The Gillard government has pitched its Asian Century White Paper as a blueprint for Australia’s next great nation-building project.
Despite the confected pomp and circumstance accompanying its launch, the White Paper will not usher in anything as significant as the push for a multicultural Australia in the 1970s or the liberalisation of the Australian economy in the 1980s.
Indeed, we can expect meagre policy returns from the White Paper because it tells us little we did not already know.
Yes, Asia is on the rise in the face of relative North Atlantic decline. Yes, our region will be home to billions of newly cashed-up middleclass consumers by mid century. And yes, we need to be prepared to ship more than iron ore and coking coal to Asia’s increasingly diversified consumer economies.
As Peter Anderson, head of the Australian Chamber of Commerce and Industry, observed, the White Paper’s mantra of engagement with an ascendant Asia does little more than state the “bleeding obvious.”
To be sure, the White Paper proposes some useful initiatives, such as establishing an embassy in Mongolia and appointing a Jakartabased ambassador to the Association of Southeast Asian Nations (Asean).
However, a country that is economically, demographically and politically part of Asia hardly needs a 320-page government report to seize its Asian Century opportunities.
Australian businesses are not waiting for advice from Canberra to step up their operations in Asia’s sprawling manufacturing centres and dynamic commercial hubs.
Australia’s exports to Asia rose by more than 80% in the decade to 2011, while exports to the rest of the world fell by more than 20%. Australia’s exports to the region now exceed $A220 billion, which is almost triple the exports to the rest of the world.
With China, Japan, South Korea and India now the top four destinations for Australian exports, Asian countries account for seven out of Australia’s top 10 trading partners.
Free-trade agreement-fuelled trade flows will tie Australia even closer to Asia’s rapidly rising economies. FTAs being negotiated with China, Japan, South Korea, India and Indonesia will complement agreements already in place with Singapore and Thailand, along with a recently concluded FTA with Malaysia that will soon come into force.
Australia is also already demographically part of Asia: Australians are Chinese and Indian just as they are English and Italian. According to the 2011 Census, 10% of the population, or 2.2 million people, speak Asian languages at home. This includes more than 650,000 speakers of Chinese languages and more than 300,000 speakers of Indian languages.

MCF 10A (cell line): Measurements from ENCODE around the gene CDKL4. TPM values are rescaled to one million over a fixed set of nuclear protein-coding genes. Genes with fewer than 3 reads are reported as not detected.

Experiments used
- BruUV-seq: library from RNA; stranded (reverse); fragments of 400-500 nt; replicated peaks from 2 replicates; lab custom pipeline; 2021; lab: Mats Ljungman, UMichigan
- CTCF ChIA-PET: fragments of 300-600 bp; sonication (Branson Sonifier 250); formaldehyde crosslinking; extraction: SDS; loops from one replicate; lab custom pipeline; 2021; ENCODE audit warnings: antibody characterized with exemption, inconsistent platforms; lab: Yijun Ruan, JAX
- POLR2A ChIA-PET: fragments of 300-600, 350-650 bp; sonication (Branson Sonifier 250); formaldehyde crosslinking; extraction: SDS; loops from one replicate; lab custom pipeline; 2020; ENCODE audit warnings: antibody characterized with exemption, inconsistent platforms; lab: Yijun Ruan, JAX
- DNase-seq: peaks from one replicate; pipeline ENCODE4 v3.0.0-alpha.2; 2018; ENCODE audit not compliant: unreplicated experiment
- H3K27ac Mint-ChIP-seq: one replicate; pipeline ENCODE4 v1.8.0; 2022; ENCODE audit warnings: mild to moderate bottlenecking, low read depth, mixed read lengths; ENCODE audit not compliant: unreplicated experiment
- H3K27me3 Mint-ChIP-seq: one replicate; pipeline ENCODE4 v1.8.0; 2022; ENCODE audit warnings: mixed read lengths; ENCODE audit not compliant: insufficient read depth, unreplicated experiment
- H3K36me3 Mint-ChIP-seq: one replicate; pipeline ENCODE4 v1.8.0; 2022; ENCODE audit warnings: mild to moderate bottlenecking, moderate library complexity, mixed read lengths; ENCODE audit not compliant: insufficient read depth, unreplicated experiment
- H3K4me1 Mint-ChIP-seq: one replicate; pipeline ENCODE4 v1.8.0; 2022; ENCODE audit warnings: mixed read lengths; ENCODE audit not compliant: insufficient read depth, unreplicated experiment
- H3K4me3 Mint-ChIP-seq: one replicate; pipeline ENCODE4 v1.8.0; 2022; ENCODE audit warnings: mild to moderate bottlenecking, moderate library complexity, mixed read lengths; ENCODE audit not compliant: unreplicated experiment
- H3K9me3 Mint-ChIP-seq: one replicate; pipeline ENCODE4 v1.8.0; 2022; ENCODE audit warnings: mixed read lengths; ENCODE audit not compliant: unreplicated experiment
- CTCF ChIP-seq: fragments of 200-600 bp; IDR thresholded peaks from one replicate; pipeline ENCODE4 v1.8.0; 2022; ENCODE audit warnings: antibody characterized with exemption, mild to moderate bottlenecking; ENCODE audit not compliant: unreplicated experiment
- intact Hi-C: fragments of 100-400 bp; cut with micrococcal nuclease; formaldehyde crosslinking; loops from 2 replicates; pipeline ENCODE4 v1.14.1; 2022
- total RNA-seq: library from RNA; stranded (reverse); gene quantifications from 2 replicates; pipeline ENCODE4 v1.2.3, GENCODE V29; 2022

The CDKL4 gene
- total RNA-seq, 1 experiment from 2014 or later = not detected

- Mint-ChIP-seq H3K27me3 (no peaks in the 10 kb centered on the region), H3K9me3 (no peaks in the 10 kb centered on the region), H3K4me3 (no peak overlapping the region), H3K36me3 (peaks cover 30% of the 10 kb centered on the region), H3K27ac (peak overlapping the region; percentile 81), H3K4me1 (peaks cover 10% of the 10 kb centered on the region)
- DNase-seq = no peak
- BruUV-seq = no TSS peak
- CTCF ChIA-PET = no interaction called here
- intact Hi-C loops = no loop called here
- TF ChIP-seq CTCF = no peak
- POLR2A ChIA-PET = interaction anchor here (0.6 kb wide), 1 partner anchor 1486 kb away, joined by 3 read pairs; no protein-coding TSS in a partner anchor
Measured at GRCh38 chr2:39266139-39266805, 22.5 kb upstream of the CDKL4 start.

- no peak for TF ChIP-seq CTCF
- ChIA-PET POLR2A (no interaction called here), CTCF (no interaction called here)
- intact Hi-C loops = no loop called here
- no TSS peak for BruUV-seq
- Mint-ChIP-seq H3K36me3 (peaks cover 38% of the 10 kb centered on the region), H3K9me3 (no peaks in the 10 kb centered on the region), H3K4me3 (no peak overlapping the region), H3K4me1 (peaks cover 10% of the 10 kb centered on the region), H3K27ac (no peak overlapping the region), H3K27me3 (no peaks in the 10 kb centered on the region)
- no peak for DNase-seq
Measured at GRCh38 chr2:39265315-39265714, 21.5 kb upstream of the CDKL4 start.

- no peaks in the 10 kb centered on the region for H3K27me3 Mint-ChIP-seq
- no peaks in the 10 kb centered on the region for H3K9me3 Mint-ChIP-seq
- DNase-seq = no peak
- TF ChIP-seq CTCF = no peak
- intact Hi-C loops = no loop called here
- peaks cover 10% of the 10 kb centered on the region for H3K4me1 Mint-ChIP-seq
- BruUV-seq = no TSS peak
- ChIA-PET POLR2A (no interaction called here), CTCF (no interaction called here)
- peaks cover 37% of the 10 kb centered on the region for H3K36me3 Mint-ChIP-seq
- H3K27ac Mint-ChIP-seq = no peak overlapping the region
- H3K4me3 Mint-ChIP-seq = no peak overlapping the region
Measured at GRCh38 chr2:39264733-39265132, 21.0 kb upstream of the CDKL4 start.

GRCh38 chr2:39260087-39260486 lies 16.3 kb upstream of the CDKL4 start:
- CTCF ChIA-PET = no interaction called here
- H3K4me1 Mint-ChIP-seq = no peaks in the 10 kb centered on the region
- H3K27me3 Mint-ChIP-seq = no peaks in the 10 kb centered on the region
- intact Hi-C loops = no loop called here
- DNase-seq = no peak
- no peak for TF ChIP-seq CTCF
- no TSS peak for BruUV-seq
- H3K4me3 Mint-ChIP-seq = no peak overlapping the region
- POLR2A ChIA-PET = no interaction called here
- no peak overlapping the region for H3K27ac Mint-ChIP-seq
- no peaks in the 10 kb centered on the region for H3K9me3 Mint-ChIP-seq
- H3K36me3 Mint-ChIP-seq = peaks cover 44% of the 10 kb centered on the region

The vast numbers of speakers of Asian languages also point to a large pool of Asian cultural literacy: Speaking an Asian language at home is a useful proxy for having a familial connection of some kind with the country from which the language comes.
Even at the political level, the White Paper charts a course Australia embarked on years ago.
From Paul Keating’s enthusiasm for Asia to John Howard’s emphasis of our Asian geography, Australia has long been politically part of Asia.
Both sides of politics recognise that Beijing, Jakarta and New Delhi are now as vital to Australia as London and Washington ever were. Testament to this, Australia has strategic partnerships with both Indonesia and India, while also sharing numerous bilateral dialogues and consultative mechanisms with China.
Australia’s well-established place in Asia is reflected in the spread of diplomatic efforts: Australia’s 251 diplomats in Asia dwarf the 92 Australian diplomats serving in Europe and the 67 posted to the Americas.
Australia also has a history of involvement in Asia’s multilateral forums, including membership in Asia-Pacific Economic Cooperation (Apec), active engagement with Asean, and observer status in the South Asian Association for Regional Cooperation (SAARC).
Just as Australian businesses have tied our economy to the Asian ascendency, and immigration has made Australian society Asian by nature, leaders of both political hues have positioned Australia to be part of the community of Asian nations.
The Asian embrace started decades ago and continues apace in boardrooms, backyards and embassies.
As a country that is in a very real sense already part of Asia, Australia does not need a government report to prepare for the Asian Century.
Benjamin Herscovitch is author of Australia’s Asia Literacy Non-Problem (2012). Before joining The Centre for Independent Studies he was a desk officer at Australia’s Department of Foreign Affairs and Trade.